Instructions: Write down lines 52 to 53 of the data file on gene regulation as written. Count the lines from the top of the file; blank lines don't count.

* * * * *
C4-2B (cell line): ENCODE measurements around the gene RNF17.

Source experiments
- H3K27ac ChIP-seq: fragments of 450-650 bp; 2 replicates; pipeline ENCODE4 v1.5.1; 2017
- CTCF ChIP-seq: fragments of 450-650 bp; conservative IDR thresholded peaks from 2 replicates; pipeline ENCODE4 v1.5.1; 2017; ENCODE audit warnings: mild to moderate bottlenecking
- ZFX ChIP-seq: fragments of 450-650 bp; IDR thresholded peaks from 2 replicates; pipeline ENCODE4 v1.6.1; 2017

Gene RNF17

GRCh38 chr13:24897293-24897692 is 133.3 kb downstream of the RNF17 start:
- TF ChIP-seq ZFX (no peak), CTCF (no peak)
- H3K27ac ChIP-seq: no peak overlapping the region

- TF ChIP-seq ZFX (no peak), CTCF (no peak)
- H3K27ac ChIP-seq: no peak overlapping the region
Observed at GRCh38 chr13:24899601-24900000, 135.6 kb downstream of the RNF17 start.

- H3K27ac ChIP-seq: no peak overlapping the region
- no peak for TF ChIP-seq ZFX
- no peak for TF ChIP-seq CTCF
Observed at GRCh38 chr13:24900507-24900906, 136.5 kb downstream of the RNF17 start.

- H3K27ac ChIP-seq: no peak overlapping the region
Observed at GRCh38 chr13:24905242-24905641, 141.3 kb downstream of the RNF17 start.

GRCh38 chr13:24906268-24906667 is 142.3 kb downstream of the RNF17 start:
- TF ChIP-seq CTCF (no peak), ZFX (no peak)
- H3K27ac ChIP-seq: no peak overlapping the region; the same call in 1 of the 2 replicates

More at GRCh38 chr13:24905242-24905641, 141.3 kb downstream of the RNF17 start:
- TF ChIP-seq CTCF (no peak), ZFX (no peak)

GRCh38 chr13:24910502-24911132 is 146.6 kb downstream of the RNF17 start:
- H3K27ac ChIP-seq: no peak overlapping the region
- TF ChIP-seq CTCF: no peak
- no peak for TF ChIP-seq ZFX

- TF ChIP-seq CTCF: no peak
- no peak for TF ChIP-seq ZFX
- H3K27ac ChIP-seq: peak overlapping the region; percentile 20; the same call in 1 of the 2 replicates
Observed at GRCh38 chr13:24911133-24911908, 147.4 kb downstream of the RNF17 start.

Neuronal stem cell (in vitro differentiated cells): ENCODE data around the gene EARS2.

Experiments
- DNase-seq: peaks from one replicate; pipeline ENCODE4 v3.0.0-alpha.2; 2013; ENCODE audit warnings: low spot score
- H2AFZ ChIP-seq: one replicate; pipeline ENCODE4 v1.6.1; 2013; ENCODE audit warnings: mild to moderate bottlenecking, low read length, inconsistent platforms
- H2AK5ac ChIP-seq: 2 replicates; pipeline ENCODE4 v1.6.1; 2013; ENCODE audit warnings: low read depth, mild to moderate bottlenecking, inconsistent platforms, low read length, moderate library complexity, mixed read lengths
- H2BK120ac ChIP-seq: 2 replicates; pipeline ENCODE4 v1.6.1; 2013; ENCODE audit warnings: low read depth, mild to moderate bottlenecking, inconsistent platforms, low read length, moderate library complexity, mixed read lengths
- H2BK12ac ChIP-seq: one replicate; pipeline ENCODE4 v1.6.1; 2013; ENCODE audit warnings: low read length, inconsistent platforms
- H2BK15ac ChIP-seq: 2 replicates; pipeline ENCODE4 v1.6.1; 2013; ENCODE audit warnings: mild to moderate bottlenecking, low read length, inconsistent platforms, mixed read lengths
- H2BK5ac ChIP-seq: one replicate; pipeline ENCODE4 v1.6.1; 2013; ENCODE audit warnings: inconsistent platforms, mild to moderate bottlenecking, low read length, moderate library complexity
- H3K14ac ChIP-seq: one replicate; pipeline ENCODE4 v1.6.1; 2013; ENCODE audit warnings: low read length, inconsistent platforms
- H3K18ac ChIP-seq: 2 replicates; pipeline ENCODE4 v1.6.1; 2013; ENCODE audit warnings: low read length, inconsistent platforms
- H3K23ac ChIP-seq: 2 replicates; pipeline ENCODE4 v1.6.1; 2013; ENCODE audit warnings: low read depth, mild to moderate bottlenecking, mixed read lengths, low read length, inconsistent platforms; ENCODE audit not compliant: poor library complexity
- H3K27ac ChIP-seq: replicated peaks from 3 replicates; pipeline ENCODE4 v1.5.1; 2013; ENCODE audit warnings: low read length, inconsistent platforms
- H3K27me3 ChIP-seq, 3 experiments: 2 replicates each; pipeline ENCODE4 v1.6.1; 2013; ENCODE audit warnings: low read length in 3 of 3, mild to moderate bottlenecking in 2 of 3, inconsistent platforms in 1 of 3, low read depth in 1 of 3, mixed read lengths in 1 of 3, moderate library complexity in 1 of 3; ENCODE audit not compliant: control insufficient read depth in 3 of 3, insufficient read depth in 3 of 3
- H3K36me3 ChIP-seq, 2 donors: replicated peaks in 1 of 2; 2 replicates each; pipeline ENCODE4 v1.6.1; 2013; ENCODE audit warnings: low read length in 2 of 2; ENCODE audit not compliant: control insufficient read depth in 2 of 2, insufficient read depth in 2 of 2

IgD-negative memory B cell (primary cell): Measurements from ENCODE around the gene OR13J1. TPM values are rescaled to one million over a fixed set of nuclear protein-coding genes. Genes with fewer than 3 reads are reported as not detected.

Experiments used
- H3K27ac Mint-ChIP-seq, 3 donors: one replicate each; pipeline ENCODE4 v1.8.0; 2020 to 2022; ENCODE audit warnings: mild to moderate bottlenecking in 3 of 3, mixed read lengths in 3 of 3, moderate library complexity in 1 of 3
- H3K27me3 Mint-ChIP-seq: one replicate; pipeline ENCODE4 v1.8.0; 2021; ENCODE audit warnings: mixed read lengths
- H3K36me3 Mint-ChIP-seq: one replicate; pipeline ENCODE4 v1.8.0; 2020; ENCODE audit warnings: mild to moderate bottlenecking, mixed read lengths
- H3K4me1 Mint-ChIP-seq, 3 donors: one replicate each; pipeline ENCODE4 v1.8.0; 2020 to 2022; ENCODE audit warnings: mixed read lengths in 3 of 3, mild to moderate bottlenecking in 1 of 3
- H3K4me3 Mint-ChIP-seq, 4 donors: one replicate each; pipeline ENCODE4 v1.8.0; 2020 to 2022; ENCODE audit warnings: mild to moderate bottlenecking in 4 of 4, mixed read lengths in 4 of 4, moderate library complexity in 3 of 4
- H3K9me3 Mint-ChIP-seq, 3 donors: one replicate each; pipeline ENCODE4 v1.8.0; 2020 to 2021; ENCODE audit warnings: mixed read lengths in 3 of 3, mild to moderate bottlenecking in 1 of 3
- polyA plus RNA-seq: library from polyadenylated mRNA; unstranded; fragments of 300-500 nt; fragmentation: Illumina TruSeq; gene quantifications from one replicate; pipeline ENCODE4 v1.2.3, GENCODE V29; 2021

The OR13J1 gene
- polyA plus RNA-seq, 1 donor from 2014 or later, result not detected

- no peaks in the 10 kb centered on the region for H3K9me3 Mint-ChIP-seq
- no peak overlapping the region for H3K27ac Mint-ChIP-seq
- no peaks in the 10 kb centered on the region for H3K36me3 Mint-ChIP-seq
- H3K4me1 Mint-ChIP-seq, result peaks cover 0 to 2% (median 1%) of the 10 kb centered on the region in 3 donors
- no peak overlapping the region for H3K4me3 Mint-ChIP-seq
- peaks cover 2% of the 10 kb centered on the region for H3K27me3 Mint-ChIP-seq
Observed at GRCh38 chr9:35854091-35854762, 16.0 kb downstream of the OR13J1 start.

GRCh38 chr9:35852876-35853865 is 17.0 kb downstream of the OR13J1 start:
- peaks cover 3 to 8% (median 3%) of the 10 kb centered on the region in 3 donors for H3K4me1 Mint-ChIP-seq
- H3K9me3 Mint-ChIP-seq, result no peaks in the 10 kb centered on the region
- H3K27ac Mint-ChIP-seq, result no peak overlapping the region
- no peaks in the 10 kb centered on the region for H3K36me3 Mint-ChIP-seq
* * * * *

- H3K4me1 Mint-ChIP-seq, 3 donors: one replicate each; pipeline ENCODE4 v1.8.0; 2020 to 2022; ENCODE audit warnings: mixed read lengths in 3 of 3, mild to moderate bottlenecking in 1 of 3
- H3K4me3 Mint-ChIP-seq, 4 donors: one replicate each; pipeline ENCODE4 v1.8.0; 2020 to 2022; ENCODE audit warnings: mild to moderate bottlenecking in 4 of 4, mixed read lengths in 4 of 4, moderate library complexity in 3 of 4